Considerations when reviewing the preoperative CT scan include evaluation of the distance of vital structures from the posterior table of the sternum, and the anatomy and patency of axillary, iliac, and femoral vessels should the need for extrathoracic cannulation arise.

Sternotomy and dissection

A sternotomy is performed with an oscillating saw, with alternative access exposure performed if necessary. In extreme-risk cases, it may be appropriate to open the sternum after instituting cardiopulmonary bypass. In such scenarios, we prefer sewing a graft to the right axillary artery and using a percutaneous venous cannula advanced into the superior vena cava under transesophageal echocardiography access (Fig. 2).
Fig. 2

Right axillary cannulation and right femoral venous cannulation with advancement of the venous cannula toward the superior vena cava

Dissection of the aorta and the right side of the heart is typically performed to allow for safe central aortic and venous cannulation. Identifying the pericardial edges and applying the appropriate traction stretches the adhesions and eases the dissection into the right plane. The adhesions may be fleshier and shorter and the planes less well defined if reoperating within 3 weeks to 6 months after a prior operation. Dissection of the left side of the heart and a patent LITA graft may be performed before going on cardiopulmonary bypass if the dissection is easy and safe.

The no-touch method for old venous grafts can help avoid embolization, as can single aortic clamping. Without proper caution, the phrenic nerves may be at risk. Moreover, it is important to secure hemostasis carefully throughout the operation.

Epiaortic ultrasound can help locate disease-free spots in the aorta for cannulation and clamping. The patent LITA may be located underneath the lung proximally or by dissecting from the apex upward, staying close to the pericardium (Fig. 3). Sometimes it may be best to leave a strip of pericardium attached to it. If the LITA cannot be exposed, systemic cooling to 22 °C is an option.
Fig. 3

Dissection of a patent left internal thoracic artery graft

Myocardial protection with retrograde cardioplegia delivery is particularly important in redo CABG. We have a low threshold for placing the retrograde cardioplegia under direct vision into the coronary sinus if there are difficulties in insertion by feel. Systemic cooling is used selectively, but not routinely, and giving cardioplegia down new vein grafts is useful. Hypothermic fibrillatory arrest is used rarely in scenarios where the aorta cannot be safely clamped.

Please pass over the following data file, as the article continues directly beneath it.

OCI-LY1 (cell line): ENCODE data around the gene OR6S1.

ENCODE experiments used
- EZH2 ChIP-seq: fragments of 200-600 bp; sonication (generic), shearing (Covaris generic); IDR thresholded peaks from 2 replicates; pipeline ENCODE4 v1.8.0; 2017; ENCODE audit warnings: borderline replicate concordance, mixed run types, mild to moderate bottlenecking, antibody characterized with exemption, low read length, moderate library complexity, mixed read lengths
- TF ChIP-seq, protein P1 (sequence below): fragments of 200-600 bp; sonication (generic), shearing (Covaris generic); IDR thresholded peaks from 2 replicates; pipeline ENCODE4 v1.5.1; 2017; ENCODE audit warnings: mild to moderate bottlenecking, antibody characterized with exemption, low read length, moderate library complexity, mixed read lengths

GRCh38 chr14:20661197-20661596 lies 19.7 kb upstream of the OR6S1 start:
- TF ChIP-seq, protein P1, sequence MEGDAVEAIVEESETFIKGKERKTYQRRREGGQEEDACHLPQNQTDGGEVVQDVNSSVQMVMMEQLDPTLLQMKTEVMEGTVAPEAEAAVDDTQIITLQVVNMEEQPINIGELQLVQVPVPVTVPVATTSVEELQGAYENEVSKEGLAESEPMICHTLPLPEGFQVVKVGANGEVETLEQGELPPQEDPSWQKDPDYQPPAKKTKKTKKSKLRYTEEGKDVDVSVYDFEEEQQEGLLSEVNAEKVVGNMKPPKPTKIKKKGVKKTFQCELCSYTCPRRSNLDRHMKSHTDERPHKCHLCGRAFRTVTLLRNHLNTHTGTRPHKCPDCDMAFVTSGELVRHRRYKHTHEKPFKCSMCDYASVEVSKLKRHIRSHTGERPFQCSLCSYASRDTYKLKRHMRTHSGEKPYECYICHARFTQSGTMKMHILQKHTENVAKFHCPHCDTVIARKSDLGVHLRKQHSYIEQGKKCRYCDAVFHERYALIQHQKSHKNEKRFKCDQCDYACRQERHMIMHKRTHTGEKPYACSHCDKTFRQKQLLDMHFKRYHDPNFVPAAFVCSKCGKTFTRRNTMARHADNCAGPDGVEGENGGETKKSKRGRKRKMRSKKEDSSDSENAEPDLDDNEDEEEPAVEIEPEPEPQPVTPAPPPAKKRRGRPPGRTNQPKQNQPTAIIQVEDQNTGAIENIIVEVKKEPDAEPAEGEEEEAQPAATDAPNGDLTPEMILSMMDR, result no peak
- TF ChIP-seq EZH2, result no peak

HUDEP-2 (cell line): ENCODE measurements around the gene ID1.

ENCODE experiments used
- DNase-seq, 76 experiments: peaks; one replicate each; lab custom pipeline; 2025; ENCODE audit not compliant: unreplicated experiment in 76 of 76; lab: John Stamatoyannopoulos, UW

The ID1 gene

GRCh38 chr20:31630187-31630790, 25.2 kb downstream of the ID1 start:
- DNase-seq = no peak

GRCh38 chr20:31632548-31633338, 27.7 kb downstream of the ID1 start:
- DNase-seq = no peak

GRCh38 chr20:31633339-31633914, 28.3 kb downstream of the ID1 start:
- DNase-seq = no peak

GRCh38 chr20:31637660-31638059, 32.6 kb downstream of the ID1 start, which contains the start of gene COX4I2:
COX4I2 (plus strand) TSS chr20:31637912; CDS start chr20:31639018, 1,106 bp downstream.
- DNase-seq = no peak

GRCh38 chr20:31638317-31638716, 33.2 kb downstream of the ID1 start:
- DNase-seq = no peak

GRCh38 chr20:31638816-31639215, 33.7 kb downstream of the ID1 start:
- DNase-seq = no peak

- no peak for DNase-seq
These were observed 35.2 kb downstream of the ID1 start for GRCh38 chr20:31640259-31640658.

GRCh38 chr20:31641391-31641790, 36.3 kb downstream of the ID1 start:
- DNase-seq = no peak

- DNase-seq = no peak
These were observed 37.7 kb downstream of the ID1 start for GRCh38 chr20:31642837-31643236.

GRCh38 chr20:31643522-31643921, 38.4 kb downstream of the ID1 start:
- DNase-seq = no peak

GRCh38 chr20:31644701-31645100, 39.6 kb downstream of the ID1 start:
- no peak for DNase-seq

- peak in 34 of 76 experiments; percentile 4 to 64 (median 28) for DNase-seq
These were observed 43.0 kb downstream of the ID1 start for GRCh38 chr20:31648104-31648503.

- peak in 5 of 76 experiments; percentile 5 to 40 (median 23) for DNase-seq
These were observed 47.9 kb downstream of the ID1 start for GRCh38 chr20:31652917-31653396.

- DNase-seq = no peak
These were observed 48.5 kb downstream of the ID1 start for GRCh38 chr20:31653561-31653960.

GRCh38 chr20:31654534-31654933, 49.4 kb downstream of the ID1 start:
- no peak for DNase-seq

Salvage plan

If injury or ischemia occurs, the prime objectives are to protect the brain and heart. This often requires emergency cannulation with or without hypothermia. Perfusion or cardioplegia to the injured cardiac territory should be optimized by primary repair of injuries, retrograde delivery of cardioplegia, and control of a patent ITA graft. Cardioplegia should be given down new vein grafts. Primary repair of injured bypass grafts should be backed up with a replacement graft.

Conduit choice and configuration

Arterial grafts (Fig. 4) should be used whenever possible, especially in younger patients and those with a reasonable life expectancy. LITA-to-LAD grafting, the gold standard for primary CABG, has been demonstrated to be safe in reoperations and confers a survival advantage. In a cohort of 3473 patients from 1985 to 2007 at Cleveland Clinic, utilizing a LITA to revascularize the LAD, as opposed to a saphenous vein, was associated with increases in both early and late survival [14]. This confirmed an earlier Clinic study that demonstrated an advantage to arterial grafting in coronary reoperations [15].
Fig. 4

Coronary artery bypass grafting using right internal thoracic artery (RITA) segments off the left internal thoracic artery (LITA) to jump graft the distal left anterior descending (LAD) artery beyond a lesion distal to the previous LITA-to-LAD graft and to bypass an obtuse marginal artery beyond the occluded radial graft

For patients in whom the LITA has been previously used, harvesting the RITA does not increase the risk of deep sternal wound infection [16]. Radial artery grafting in redo CABG has been associated with improved outcomes [17], but patency is diminished when RAs are grafted to vessels that are not severely stenosed. Therefore, careful selection of target vessels to avoid competitive flow and enhance radial graft patency is important [18].

Gastroepiploic arteries are particularly sensitive to competitive flow and pose challenges related to limited graft length, size variation, small distal diameter, and vulnerability to spasm; they are rarely used in North America. We have used this approach selectively to bypass large branches of the right coronary artery. Tavilla and Bruggemans reported good short- and mid-term outcomes in 22 patients presenting with only right coronary artery disease who underwent reoperation using a sternal-sparing transabdominal approach and a skeletonized gastroepiploic artery graft [19].

Recycling arterial grafts is certainly a useful adjunct in redo CABG when conduit shortage is an issue and the anatomy is conducive. A proximal stenosis in an in situ ITA can be remedied by using it as a free graft off the hood of a radial graft. Composite Y or T grafts can extend the reach of the grafts. For example, a free RITA can be taken off the patent in situ LITA-to-LAD graft to bypass a lateral wall target (Fig. 4).

Off-pump technique

The off-pump technique in redo CABG offers potential advantages. First, it eliminates cardiopulmonary bypass-induced complications, including coagulopathy, and can avoid aortic manipulation in scenarios where the new grafts are based off the ITA inflows. Second, by using intracoronary shunts, off-pump redo CABG eliminates concerns relating to the effectiveness of cardioplegia.